POSTED: 01:30 a.m. HST, Dec 22, 2012
By chance, were you at Ala Moana Center on Christmas Eve 2009?
If so, I wonder: Did you see my mother?
She would have been bent over a walker, scraping along in her white Velcro-top sneakers a few feet at a time, perhaps grimacing at the effort, no doubt flashing one of those "Whaddaya gonna do?" smiles if she caught you gawking.
You wouldn't have had to look long to tell she wasn't a well woman. A ruptured disc and a half-dozen ineffective back surgeries had rendered her in constant pain for 25 years, and the scores of cortisone shots used to treat her discomfort contributed to osteoporosis that left her stooped like a lowercase "r."
Less apparent would have been the slow-welling panic she felt amid the end-of-season crowd, a consequence of the social anxiety she'd developed over years of suffering quietly indoors. Less apparent would have been the constant choking sensation that had set in just that season, a symptom of the scleroderma that was slowly hardening her tissues and organs.
You would have known she was struggling. You would not necessarily have realized she was dying.
I don't suppose I did. Not really.
We had been to the mall earlier in the week to get presents for my siblings, nieces and nephew. The shopping itself didn't take long — my mother's Social Security check rarely lasted the month — but just walking from department to department, store to store, took the better part of an afternoon.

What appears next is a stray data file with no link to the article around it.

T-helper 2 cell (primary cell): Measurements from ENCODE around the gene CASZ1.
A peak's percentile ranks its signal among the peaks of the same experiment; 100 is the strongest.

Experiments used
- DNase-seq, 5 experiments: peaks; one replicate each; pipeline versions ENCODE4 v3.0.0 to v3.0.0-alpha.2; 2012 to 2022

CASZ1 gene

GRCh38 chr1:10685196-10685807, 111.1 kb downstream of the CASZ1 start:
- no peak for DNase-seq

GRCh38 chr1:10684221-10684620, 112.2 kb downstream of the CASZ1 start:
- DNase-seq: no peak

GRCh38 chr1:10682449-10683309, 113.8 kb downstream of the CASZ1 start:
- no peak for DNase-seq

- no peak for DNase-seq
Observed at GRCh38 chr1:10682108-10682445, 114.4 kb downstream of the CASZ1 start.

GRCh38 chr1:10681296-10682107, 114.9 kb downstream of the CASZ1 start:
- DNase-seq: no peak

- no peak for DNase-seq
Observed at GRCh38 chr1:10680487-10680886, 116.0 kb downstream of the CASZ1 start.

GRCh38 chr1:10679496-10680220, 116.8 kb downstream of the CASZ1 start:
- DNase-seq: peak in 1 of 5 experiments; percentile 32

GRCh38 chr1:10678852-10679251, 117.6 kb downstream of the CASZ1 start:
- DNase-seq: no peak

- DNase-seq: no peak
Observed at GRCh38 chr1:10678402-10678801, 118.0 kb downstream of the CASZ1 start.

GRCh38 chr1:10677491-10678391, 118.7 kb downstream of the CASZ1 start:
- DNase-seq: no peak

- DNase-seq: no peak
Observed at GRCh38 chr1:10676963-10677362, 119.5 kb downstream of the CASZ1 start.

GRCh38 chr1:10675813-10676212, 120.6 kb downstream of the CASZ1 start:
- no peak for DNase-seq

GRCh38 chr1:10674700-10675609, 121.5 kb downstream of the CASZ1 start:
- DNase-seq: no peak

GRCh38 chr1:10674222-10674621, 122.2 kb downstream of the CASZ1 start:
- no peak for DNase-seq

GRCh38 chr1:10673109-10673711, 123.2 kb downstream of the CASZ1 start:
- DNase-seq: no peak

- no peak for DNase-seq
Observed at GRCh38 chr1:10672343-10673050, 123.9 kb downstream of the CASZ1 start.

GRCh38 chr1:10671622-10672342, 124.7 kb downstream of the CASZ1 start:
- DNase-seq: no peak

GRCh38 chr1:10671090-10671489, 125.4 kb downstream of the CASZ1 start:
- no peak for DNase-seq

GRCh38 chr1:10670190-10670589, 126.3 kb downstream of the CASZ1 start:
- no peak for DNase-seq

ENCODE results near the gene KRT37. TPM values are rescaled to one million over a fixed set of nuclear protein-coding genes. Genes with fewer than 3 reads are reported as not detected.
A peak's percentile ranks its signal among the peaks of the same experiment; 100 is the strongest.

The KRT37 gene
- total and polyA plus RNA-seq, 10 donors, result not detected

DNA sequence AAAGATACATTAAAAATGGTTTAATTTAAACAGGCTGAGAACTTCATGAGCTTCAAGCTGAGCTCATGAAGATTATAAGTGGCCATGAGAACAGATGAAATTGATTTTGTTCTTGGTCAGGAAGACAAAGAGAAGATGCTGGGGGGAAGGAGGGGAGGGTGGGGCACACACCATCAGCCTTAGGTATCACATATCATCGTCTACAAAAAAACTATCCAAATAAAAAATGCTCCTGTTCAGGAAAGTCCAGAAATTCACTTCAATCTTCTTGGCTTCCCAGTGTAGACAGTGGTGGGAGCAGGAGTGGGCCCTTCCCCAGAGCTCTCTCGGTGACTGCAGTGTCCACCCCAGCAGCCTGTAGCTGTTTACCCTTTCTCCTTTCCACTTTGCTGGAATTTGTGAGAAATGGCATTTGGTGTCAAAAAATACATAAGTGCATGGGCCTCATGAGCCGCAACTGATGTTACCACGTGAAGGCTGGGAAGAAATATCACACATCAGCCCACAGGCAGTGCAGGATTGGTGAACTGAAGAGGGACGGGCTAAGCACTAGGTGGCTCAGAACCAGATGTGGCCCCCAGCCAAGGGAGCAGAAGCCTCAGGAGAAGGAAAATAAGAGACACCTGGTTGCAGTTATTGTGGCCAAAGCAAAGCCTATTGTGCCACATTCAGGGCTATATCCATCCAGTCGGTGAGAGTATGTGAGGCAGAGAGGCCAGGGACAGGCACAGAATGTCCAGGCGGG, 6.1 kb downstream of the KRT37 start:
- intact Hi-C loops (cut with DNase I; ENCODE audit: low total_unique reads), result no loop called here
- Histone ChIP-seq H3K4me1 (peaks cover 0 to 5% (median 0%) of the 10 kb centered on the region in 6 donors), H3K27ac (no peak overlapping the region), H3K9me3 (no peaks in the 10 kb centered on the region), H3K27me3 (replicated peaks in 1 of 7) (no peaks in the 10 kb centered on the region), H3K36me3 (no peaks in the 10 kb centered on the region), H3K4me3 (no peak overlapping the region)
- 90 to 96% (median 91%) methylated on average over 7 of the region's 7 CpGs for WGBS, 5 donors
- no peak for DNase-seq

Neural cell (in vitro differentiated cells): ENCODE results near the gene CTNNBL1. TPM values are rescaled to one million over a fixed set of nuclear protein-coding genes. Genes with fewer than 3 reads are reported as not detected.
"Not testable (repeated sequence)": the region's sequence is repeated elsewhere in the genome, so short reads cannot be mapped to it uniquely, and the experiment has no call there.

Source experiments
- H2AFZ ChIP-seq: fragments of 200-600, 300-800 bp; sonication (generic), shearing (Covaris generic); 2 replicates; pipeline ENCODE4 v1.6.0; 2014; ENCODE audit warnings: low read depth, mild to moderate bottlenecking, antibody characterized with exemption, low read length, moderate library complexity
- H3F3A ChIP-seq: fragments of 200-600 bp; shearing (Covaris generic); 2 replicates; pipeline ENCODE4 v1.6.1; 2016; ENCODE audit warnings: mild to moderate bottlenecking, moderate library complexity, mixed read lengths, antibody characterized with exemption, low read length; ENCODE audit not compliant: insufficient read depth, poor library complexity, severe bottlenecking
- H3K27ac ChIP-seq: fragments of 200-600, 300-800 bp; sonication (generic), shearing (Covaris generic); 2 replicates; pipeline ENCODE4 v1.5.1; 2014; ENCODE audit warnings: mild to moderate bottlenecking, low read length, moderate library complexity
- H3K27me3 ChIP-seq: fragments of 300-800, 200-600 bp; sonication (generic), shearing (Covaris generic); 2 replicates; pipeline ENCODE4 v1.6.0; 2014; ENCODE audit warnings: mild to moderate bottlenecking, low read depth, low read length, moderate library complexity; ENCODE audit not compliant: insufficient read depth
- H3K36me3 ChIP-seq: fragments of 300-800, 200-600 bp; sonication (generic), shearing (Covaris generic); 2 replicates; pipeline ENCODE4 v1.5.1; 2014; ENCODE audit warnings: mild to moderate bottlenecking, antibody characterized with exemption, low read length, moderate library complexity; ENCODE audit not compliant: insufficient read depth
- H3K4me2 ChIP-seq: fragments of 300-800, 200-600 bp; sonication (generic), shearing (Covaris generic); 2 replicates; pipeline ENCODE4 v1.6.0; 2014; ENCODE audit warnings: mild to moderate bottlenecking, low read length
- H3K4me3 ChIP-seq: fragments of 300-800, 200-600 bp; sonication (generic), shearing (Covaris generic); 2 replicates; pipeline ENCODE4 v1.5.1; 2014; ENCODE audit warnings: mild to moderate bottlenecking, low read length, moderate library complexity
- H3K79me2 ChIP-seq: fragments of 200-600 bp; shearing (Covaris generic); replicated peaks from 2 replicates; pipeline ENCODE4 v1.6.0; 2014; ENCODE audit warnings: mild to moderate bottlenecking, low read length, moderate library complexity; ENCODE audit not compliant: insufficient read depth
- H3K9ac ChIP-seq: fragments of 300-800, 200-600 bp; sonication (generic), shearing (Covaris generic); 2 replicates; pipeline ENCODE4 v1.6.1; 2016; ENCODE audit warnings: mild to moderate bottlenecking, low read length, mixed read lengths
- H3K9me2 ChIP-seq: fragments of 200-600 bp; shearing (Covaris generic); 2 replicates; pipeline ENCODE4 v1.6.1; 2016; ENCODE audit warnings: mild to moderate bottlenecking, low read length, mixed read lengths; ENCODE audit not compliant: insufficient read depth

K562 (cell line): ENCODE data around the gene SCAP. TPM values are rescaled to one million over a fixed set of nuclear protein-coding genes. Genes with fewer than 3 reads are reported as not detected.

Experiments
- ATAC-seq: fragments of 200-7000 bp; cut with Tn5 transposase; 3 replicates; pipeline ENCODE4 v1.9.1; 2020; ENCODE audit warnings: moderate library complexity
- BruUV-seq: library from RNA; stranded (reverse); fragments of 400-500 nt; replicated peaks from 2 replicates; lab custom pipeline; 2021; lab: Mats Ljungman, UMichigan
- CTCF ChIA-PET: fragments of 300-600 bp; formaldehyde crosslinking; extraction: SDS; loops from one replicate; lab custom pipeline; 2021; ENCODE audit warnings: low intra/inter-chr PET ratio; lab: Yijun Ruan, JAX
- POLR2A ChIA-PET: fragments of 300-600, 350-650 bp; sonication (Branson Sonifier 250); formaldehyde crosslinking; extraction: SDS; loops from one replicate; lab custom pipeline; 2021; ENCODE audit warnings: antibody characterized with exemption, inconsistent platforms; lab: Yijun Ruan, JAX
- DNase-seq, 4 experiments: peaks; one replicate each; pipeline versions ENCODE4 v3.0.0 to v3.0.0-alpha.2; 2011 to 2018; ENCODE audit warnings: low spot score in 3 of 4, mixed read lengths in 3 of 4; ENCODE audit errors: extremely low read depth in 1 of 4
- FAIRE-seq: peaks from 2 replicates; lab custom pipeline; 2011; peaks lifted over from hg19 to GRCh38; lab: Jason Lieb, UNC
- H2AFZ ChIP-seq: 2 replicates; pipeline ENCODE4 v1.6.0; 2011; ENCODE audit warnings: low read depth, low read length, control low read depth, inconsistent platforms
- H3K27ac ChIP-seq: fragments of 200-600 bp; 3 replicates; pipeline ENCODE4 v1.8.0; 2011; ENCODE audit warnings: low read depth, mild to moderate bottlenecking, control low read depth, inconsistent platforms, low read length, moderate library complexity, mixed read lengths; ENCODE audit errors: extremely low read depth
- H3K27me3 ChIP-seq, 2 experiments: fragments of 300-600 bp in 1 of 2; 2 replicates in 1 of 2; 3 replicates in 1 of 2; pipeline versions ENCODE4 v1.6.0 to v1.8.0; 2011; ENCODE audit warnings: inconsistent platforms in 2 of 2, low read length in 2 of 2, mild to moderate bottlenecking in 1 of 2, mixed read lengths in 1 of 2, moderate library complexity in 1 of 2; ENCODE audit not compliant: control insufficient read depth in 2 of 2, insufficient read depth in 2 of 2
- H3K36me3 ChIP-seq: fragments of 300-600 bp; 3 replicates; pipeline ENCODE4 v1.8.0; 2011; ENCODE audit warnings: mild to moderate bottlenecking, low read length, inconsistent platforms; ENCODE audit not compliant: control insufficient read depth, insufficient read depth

My mother would walk 10 or 20 yards, slump over her walker, wipe her brow on her shoulder, grip her handholds a little tighter and walk a few yards more. It was painstaking stuff, and the jostling from impatient shoppers around her didn't help matters. Neither, I'm sure, did the sulky, put-upon carriage of her youngest child.
By late afternoon my mother had accumulated a couple of bags of inexpensive but thoughtfully selected gifts. What was left in her wallet would barely cover her drug co-pays and Handi-Van rides until the next check arrived, but she wanted to make one more stop. I refused.
"Don't get me anything," I said, a little more petulantly than I had intended.
"Who said it's for you?"
"I don't want anything," I huffed. "Let's go."
I was in a humbler if not brighter mood when I arrived at her retirement apartment late Christmas Eve to drink a little tea and open presents once the clock hit midnight — a ritual we'd maintained since I was a child.
We'd have just one more Christmas Eve like this before she died, but I didn't know that then.
At some point, after all of the other presents from family and friends had been opened, my mother wobbled over to her makeshift closet and took out a large, carefully wrapped box. And in that moment I realized why she looked so tired that evening, why she hadn't picked up the phone that afternoon.
She handed me the gift, gave me a hug and pretended to dust something off her blouse while I swallowed the lump in my throat.
Reach Michael Tsai at email@example.com.